As early as 17 December 2021, the time lime will expire for the for transposition of Directive (EU) 2019/1937 of the European Parliament and of the Council of 23 October 2019 on the protection of persons who report breaches of Union law (“the Directive”), concerning public and private entities with more than 25 employees. These entities must then put in place an internal reporting system – a tentative deadline has been set for the end of March 2022.
The Directive itself aims to set minimum standards for the protection of persons reporting the listed breaches of EU law in one of the areas specified in the Annex to the Directive (e.g. public procurement, financial services, environmental protection, consumer or privacy and personal data protection, and others) that affect the EU’s financial interests or breaches concerning the internal market, both in the private and public sectors.
One of the responsibilities of the Member States is to ensure that private and public sector entities establish channels and procedures for internal reporting and taking subsequent measures. The Directive also contains provisions on external reporting, publication, protection measures and penalties. In addition, rights and remedies may not be waived or limited in any way.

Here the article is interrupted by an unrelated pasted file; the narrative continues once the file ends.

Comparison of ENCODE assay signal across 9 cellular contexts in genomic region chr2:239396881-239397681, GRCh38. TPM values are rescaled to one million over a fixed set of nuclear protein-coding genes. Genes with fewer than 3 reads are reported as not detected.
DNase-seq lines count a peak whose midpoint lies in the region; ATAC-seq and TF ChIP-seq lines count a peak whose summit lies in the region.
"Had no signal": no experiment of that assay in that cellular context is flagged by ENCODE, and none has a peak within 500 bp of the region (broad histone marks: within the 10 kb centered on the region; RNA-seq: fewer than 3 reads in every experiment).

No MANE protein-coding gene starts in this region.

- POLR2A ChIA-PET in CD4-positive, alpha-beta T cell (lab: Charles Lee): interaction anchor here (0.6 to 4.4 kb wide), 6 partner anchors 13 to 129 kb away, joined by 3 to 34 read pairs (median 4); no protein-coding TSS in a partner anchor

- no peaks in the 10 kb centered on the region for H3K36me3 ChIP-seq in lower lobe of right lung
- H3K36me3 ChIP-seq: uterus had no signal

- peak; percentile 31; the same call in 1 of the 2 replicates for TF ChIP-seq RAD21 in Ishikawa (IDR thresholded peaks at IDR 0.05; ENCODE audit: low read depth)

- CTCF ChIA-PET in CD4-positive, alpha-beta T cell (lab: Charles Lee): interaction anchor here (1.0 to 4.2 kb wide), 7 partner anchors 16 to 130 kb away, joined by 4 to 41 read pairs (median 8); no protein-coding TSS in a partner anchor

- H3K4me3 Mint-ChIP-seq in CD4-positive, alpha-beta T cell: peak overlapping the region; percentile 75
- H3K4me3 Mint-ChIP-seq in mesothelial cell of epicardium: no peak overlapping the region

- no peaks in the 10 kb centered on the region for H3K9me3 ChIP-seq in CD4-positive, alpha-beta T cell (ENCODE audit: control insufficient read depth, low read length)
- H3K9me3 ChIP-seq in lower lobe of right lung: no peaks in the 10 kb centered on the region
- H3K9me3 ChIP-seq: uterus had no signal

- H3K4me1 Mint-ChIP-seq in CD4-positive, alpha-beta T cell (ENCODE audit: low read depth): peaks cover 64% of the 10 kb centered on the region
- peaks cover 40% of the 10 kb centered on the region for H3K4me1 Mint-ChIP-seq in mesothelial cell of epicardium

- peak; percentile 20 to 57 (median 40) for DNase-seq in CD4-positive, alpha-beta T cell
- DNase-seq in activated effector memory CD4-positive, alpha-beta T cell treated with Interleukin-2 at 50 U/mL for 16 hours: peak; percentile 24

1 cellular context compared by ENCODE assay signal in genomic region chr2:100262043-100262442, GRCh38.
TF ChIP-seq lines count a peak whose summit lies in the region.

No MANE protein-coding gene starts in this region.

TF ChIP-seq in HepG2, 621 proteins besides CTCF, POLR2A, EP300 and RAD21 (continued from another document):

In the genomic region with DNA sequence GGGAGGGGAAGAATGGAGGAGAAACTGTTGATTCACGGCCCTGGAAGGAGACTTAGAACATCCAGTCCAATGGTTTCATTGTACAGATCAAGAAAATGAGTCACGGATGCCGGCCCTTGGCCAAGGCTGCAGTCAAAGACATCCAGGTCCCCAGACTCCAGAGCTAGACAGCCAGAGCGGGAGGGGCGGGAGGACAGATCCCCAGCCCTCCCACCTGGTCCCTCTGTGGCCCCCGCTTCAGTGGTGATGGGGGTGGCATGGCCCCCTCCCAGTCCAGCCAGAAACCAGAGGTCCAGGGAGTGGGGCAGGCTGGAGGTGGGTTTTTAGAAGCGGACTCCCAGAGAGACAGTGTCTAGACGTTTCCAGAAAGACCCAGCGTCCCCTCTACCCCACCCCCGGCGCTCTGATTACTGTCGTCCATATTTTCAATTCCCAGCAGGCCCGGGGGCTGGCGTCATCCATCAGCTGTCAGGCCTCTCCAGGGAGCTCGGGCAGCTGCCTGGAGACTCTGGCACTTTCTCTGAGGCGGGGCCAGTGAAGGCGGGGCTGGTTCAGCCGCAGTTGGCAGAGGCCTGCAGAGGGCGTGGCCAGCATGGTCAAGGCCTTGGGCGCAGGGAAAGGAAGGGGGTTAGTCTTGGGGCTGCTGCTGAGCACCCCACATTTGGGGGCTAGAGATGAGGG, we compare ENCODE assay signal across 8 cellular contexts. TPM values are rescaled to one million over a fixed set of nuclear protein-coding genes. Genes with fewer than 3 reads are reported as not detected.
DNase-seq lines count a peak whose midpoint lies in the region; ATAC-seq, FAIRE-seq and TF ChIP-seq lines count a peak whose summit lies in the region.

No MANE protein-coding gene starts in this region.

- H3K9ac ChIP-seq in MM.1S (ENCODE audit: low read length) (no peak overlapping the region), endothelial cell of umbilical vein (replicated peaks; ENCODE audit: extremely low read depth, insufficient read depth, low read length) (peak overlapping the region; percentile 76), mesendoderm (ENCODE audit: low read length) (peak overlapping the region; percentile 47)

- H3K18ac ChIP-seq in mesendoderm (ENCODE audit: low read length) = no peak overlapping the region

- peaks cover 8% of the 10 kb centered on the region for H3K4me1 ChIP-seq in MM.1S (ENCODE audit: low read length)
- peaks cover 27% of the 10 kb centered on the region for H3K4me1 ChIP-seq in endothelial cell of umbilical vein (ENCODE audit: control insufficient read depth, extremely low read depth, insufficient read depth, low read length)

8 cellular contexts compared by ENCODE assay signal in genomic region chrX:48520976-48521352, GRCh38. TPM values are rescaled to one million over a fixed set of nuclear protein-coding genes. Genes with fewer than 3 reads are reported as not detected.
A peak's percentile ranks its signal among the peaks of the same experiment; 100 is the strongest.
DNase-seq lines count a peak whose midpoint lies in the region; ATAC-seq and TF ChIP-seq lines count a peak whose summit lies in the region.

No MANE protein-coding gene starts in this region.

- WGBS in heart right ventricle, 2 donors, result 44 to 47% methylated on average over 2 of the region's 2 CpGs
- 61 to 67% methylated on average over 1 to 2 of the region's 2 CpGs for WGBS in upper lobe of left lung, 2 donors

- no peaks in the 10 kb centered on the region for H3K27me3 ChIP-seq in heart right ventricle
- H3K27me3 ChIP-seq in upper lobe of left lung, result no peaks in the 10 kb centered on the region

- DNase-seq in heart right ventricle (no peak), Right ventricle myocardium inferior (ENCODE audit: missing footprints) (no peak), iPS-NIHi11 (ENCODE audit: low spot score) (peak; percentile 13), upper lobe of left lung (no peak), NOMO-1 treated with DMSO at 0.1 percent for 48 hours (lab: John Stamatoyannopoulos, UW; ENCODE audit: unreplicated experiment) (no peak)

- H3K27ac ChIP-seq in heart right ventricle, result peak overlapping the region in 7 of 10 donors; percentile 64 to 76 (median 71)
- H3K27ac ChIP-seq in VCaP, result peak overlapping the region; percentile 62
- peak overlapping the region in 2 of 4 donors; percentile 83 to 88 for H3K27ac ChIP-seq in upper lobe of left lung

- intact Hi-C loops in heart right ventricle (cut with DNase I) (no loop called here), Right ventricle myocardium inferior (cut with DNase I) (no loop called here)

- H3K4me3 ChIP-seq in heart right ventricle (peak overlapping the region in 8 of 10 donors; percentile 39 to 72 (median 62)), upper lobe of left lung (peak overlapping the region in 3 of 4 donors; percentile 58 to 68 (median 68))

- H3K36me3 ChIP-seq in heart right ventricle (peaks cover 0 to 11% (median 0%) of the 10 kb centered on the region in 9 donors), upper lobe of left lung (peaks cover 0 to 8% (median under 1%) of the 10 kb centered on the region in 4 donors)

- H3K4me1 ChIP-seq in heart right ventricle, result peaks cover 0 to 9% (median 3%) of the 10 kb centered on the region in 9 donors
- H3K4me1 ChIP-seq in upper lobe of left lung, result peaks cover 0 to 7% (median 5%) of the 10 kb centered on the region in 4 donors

In the Czech Republic, this issue was to be regulated, according to the government’s bill, by the Act on the Protection of Whistleblowers, which is currently awaiting discussion by the Guarantee Committee after the first reading.
Given the fact that, among other things, there is still a rather negative attitude towards whistleblowers, the protection of whistleblowers lies primarily in the prevention of retaliatory measures, which are demonstratively listed in the law. The Czech law then further specifies possible penalties that are not regulated by the Directive.
The relevant person, “reporting coordinator”, may be fined from CZK 20,000 to 100,000 for breaching his/her obligations; depending on the type of offence, liable entities may be fined from CZK 400,000 to 1 million, possibly 3–5% of their net turnover for the last accounting period.
Third parties that provide information on the identity of the whistleblower, prevent the whistleblower from submitting a report or provide information capable of thwarting or endangering the purpose of the report may be fined from CZK 50,000 to 200,000, or 5% of their net turnover for the last accounting period.
However, the legislative process concerning the government bill on the protection of whistleblowers will not be completed due to the election to the Chamber of Deputies of the Czech Republic held on 8 and 9 October, so the transposition of this Directive will be a task for the new government after the election. However, it remains to be seen in what form this current bill will be maintained or amended.